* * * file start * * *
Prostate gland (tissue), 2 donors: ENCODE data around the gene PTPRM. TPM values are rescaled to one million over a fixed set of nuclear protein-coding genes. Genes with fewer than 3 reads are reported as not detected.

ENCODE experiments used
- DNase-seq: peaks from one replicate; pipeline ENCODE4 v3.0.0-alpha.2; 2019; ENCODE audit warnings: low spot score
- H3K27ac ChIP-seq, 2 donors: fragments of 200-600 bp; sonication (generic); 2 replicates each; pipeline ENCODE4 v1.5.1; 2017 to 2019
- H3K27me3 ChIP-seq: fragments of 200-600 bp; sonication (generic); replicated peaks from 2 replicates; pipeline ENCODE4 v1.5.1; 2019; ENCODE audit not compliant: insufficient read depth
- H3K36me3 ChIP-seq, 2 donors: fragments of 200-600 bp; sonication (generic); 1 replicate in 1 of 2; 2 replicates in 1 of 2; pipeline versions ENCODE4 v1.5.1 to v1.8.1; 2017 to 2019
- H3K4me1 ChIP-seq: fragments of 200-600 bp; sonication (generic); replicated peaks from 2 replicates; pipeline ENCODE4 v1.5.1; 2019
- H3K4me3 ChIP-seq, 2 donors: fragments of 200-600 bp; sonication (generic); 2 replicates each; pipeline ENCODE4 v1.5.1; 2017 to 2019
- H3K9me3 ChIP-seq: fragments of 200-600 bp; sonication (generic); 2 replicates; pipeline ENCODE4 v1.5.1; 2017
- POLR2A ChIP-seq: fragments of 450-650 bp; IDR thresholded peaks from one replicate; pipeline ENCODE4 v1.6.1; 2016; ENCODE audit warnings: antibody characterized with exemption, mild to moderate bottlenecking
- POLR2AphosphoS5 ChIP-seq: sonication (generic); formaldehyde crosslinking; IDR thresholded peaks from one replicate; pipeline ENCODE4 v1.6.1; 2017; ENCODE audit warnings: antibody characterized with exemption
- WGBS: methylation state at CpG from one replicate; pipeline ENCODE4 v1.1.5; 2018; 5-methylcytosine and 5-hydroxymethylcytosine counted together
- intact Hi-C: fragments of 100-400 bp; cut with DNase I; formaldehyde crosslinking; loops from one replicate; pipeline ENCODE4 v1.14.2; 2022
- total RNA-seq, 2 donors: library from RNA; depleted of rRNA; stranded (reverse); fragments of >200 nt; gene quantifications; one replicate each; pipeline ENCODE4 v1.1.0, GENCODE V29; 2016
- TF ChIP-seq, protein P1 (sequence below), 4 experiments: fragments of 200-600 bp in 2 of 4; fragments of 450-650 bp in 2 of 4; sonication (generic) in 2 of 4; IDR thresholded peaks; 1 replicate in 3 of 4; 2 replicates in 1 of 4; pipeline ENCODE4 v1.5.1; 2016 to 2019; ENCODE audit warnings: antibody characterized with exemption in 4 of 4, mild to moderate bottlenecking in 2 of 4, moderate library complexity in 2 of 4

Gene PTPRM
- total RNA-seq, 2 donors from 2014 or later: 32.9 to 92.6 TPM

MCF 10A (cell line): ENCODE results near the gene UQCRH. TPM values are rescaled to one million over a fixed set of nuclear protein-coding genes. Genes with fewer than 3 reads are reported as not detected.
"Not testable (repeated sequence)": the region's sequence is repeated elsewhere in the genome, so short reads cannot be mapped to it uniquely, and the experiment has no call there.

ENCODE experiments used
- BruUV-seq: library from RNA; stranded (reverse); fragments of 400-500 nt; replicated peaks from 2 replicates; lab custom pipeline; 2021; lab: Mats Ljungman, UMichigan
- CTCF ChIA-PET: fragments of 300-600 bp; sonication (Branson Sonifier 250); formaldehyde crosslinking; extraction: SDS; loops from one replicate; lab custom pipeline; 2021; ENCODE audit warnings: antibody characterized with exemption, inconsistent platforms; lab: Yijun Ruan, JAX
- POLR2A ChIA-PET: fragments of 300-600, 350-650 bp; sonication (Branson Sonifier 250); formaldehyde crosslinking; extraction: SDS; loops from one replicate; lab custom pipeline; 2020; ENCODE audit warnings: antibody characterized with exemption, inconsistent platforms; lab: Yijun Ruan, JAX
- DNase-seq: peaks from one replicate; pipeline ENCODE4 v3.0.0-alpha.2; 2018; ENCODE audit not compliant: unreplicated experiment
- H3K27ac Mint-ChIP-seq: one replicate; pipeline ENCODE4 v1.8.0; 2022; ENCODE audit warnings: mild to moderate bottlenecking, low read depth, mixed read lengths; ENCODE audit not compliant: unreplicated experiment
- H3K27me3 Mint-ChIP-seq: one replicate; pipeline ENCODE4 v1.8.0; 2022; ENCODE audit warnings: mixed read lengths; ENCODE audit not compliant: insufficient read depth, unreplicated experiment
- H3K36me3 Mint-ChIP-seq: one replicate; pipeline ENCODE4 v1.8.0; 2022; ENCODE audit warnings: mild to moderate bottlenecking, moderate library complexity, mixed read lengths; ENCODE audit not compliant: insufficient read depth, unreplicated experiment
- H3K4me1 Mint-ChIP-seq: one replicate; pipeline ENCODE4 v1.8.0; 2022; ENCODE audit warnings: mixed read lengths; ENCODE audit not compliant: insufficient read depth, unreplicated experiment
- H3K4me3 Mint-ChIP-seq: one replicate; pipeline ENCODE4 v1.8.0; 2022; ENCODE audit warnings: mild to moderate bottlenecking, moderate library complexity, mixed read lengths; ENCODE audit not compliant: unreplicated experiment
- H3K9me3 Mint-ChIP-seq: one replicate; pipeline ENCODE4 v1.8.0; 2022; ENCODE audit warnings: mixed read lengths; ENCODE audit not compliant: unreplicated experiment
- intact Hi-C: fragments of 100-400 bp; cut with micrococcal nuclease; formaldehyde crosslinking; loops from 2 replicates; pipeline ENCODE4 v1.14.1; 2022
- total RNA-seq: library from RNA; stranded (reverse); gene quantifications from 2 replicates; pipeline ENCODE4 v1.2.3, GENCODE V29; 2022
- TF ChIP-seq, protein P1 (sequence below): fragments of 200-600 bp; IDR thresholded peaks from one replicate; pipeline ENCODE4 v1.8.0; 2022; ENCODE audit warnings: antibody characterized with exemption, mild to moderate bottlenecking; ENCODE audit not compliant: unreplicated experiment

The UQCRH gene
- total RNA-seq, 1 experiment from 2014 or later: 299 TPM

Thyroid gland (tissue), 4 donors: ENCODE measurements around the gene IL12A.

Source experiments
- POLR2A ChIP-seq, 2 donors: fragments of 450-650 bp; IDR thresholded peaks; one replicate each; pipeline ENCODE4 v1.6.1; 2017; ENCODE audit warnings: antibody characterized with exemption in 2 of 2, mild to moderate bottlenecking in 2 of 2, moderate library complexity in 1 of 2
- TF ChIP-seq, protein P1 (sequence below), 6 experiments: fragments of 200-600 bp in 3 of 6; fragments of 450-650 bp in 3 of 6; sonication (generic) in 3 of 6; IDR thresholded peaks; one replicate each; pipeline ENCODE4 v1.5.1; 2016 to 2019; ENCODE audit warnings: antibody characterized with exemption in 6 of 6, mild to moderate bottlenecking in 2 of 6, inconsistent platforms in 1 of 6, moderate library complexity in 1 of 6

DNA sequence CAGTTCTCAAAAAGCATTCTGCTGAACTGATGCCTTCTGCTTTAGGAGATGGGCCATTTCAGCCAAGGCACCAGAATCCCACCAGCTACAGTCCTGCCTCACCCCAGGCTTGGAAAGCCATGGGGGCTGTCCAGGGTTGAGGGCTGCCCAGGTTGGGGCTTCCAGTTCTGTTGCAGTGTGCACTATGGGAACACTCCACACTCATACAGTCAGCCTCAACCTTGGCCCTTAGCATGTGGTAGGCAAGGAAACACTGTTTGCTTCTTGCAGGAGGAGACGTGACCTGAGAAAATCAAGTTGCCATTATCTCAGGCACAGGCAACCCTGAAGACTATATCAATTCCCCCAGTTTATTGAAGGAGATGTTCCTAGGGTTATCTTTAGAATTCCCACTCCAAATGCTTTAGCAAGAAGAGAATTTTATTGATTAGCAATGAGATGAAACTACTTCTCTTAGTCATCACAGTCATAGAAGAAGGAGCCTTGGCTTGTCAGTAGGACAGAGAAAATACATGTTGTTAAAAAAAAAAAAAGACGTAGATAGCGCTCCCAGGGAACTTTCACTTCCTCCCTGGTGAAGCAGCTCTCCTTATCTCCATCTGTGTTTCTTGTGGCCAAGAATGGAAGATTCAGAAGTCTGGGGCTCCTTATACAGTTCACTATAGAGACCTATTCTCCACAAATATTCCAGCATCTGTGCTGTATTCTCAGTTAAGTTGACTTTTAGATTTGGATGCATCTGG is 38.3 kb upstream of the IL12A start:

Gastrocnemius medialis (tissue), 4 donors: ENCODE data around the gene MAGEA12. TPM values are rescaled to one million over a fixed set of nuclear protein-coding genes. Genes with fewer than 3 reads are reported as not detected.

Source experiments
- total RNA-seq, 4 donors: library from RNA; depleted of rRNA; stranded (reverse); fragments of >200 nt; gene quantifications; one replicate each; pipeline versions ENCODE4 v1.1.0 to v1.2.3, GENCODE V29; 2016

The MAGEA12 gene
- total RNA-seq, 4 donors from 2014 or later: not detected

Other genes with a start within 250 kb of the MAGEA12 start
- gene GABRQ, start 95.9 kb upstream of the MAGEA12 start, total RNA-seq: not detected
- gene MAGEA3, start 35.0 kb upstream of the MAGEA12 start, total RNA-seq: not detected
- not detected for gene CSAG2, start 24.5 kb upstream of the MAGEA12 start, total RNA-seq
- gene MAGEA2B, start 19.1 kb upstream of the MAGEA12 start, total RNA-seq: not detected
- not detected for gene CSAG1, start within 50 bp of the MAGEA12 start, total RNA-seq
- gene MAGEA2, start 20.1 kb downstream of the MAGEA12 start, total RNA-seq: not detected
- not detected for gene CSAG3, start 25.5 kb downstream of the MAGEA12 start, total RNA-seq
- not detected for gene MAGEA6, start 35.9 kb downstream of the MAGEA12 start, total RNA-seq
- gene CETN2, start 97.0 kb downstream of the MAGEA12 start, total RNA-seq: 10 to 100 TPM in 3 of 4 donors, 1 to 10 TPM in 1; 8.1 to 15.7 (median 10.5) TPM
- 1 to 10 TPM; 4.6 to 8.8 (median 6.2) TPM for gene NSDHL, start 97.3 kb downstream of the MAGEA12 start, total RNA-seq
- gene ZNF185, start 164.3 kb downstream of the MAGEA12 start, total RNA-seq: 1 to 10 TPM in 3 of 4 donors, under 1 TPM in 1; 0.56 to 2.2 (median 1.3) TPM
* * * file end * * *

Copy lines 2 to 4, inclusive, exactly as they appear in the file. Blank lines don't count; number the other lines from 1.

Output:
ENCODE experiments used
- DNase-seq: peaks from one replicate; pipeline ENCODE4 v3.0.0-alpha.2; 2019; ENCODE audit warnings: low spot score
- H3K27ac ChIP-seq, 2 donors: fragments of 200-600 bp; sonication (generic); 2 replicates each; pipeline ENCODE4 v1.5.1; 2017 to 2019